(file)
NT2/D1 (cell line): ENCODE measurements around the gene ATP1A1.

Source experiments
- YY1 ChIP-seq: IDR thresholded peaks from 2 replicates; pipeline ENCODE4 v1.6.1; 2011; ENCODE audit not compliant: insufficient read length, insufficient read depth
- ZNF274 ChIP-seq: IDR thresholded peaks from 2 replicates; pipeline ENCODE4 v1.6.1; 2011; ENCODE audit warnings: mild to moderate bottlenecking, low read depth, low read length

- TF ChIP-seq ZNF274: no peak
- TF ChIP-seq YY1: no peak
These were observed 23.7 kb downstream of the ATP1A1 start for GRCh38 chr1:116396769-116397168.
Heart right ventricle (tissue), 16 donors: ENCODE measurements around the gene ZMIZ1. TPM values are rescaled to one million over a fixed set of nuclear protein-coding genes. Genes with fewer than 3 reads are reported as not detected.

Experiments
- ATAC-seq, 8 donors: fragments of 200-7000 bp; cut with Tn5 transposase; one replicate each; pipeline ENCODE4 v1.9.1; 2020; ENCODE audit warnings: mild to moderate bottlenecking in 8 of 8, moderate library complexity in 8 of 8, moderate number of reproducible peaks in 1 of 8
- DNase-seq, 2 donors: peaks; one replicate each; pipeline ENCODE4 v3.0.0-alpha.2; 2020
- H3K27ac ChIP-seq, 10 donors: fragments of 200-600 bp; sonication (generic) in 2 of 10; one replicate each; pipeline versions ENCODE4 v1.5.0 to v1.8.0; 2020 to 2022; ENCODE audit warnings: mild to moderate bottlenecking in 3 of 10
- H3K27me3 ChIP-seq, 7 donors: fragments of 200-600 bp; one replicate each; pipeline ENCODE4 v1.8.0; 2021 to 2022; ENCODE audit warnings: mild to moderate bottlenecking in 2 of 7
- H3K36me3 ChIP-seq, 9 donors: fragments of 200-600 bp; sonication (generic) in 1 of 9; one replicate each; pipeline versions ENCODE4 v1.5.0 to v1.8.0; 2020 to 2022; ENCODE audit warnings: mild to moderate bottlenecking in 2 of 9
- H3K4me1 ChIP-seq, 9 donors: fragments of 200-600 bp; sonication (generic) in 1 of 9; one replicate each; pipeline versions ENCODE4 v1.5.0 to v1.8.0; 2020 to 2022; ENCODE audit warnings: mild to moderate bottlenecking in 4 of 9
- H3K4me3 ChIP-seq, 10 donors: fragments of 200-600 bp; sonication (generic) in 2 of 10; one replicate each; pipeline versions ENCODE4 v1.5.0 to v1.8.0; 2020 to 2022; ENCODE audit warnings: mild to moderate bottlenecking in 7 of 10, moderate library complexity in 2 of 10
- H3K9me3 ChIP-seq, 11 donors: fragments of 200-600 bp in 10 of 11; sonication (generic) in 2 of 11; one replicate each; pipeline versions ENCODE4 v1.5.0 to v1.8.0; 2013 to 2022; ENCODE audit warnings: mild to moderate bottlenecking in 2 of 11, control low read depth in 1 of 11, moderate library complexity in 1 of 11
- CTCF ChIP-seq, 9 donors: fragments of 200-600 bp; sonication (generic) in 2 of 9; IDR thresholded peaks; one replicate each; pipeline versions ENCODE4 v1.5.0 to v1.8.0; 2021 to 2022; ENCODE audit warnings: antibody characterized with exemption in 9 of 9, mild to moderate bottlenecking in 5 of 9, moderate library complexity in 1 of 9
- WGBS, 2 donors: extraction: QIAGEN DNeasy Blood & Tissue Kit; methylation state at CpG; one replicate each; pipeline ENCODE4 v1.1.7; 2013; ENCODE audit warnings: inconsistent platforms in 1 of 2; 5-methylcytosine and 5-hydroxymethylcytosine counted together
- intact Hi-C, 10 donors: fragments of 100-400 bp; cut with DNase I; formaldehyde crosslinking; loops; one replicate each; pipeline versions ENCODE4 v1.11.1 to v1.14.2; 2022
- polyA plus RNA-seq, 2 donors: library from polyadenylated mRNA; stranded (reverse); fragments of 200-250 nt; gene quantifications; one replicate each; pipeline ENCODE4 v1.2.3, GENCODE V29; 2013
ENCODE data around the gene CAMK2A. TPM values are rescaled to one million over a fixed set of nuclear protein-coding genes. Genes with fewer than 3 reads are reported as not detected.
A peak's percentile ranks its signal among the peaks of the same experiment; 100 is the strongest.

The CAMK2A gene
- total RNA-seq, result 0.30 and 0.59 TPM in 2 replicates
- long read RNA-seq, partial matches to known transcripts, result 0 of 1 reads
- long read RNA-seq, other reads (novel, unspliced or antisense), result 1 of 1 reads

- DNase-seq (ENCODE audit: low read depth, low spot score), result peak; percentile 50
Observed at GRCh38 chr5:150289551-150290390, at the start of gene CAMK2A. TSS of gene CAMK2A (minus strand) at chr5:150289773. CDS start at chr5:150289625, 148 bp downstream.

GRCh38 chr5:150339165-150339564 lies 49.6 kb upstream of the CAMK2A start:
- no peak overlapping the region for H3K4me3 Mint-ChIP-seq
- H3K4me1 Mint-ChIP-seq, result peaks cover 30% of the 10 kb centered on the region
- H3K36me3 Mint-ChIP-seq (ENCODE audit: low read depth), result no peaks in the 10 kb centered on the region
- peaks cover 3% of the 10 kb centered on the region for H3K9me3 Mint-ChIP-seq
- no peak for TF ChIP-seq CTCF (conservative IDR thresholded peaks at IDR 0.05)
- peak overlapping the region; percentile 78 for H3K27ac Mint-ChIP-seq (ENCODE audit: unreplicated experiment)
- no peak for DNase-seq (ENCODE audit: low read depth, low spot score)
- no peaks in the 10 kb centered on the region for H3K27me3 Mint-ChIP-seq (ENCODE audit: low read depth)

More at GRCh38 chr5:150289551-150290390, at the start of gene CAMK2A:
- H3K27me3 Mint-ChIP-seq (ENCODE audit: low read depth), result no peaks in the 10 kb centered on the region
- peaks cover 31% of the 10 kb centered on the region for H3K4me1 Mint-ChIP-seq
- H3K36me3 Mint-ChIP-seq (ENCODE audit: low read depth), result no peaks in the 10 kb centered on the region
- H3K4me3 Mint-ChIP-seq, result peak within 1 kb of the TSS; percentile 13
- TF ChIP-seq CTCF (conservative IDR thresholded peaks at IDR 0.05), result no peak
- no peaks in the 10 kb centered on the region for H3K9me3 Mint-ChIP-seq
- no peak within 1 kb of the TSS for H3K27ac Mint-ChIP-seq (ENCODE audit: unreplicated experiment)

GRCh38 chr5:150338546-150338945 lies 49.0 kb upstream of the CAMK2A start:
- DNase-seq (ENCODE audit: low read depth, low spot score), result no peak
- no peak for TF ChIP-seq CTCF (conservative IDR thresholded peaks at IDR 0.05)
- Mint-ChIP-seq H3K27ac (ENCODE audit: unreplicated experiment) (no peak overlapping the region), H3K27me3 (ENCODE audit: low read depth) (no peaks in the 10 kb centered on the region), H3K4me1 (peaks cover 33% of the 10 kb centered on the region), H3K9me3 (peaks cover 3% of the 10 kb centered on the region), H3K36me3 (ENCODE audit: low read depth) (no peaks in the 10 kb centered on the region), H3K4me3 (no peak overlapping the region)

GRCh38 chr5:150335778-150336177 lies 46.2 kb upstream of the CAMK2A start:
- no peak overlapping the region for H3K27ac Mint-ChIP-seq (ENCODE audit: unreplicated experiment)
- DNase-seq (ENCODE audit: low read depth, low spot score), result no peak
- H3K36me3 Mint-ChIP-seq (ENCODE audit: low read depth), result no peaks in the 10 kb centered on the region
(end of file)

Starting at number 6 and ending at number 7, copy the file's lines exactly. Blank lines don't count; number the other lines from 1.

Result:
- TF ChIP-seq YY1: no peak
These were observed 23.7 kb downstream of the ATP1A1 start for GRCh38 chr1:116396769-116397168.